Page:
Figure 8: (Color online) Correction factor as a function of . The curves are, from top to bottom, (black), (blue), (green), and (red). Left panel is for the proton target, right panel for the deuteron. Dashed curves use the lowest-twist Wandzura and Wilczeck formula, while the solid curves use a fit to world data.

The values of used in the analysis were taken from a fit to world data nguler (). In order to estimate the systematic uncertainty on the correction, we also used the assumption that there are no deviations from the twist-two model of Wandzura and Wilczeck () WW (), in which

(30)

In this relation, the magnitude of cancels, and the result depends only on the -dependence at higher . The corrections using only the Wandzura and Wilczeck contribution are shown as the dashed curves in Fig. 8. The differences from the world fit of Ref. nguler () are quite small, except for at low .

iv.1.3 Combining Data Sets

Physics quantities that should depend only on [or equivalently ] were first calculated for each beam energy and torus polarity. These physics quantities were then combined, weighted by their statistical uncertainties. The proton results used only Parts A and B, due to the very small amount of proton data in Part C. The deuteron data are from Part C only. Data from each of the individual run periods were compared with the corresponding averages, and found to be consistent within overall normalization uncertainties (dominated by the uncertainty in ).

iv.2 Systematic Uncertainties

In this section we first summarize the systematic uncertainties on arising from each of the terms in Eqs. 5 and  6. We then discuss the systematic uncertainties from three other additional sources, which were assumed to be negligible in these equations.

iv.2.1 Beam charge ratio

The uncertainty in the ratio of incident beam charge for positive and negative helicities (relative to the target polarization direction) was much less than 0.0001 on a few-minute time scale. This negligibly small value was achieved by three methods: 1) frequent reversal of the half-wave plate in the CEBAF injector; 2) keeping the charge asymmetry less than 0.1% using an on-line feedback system; and 3) generating beam helicity buckets in pairs.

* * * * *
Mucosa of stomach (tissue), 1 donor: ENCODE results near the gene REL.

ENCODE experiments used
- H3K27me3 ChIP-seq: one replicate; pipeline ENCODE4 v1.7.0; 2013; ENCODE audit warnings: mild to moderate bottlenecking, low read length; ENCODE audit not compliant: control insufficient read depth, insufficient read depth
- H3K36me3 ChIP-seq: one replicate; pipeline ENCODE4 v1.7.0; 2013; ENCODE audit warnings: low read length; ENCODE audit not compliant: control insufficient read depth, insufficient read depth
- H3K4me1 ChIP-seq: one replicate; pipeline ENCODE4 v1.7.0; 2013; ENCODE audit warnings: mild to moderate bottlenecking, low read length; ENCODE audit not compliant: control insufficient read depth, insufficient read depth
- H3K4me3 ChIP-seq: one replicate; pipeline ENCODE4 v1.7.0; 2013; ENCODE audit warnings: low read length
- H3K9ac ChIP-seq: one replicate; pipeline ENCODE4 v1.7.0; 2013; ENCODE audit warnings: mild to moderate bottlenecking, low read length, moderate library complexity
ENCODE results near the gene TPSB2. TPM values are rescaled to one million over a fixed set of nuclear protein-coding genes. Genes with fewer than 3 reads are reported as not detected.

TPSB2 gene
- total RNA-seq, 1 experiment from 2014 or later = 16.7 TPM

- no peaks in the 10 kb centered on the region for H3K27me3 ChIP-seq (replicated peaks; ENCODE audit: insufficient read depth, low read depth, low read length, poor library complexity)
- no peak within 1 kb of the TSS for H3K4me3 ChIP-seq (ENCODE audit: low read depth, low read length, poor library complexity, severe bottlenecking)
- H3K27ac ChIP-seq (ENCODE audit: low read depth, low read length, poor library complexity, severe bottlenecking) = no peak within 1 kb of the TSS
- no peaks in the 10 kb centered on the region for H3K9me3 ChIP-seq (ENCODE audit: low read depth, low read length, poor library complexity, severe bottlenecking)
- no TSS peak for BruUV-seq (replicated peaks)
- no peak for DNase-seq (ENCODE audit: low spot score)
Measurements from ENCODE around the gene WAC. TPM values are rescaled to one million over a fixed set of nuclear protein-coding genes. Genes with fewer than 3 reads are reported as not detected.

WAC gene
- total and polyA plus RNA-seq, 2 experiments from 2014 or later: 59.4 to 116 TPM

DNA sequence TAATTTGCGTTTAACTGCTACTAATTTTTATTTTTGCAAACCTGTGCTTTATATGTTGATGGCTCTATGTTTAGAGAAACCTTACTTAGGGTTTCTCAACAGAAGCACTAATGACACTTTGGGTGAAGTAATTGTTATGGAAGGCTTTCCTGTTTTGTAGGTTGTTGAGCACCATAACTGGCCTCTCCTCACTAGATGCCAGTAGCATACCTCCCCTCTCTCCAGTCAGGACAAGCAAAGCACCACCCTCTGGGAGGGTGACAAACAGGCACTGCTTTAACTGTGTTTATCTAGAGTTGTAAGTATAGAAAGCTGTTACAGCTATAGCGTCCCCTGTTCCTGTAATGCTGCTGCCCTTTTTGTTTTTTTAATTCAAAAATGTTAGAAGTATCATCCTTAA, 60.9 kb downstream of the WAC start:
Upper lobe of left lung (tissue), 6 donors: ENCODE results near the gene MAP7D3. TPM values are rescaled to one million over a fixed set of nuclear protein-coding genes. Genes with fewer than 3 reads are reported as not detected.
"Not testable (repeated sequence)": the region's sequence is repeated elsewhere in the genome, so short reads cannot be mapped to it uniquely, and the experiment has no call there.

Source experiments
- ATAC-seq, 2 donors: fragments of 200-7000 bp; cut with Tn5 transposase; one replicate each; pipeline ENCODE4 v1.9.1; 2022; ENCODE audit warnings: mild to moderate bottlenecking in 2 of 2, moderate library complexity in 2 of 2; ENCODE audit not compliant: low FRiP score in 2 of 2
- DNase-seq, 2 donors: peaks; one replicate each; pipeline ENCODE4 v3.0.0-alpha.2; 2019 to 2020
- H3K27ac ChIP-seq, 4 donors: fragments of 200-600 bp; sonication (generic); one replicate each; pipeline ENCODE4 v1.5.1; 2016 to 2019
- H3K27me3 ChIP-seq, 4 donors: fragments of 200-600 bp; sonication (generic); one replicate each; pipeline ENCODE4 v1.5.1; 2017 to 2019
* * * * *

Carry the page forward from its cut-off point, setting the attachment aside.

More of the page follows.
iv.2.2 Dilution factor

The dilution factor is one of the two most important sources of systematic uncertainties in the determination of . There are several factors which contribute here:

  • The ammonia length has an estimated relative uncertainty of 3% for most of the experiment, based on the spread in the individual determinations for pairs of carbon and ammonia runs, combined with an overall uncertainty of 1% in the carbon target areal density.

  • The length of the He bath, (which determines how much helium there is in the target), has an estimated uncertainty of 0.2 cm, based on inconsistencies between the determination of 2.0 cm from the empty target runs, and 2.3 cm for a direct measurement in the lab when the target was at room temperature.

  • The areal density of the aluminum He containment windows has an estimated uncertainty of 0.005 g/cm (a relative uncertainty of 10%).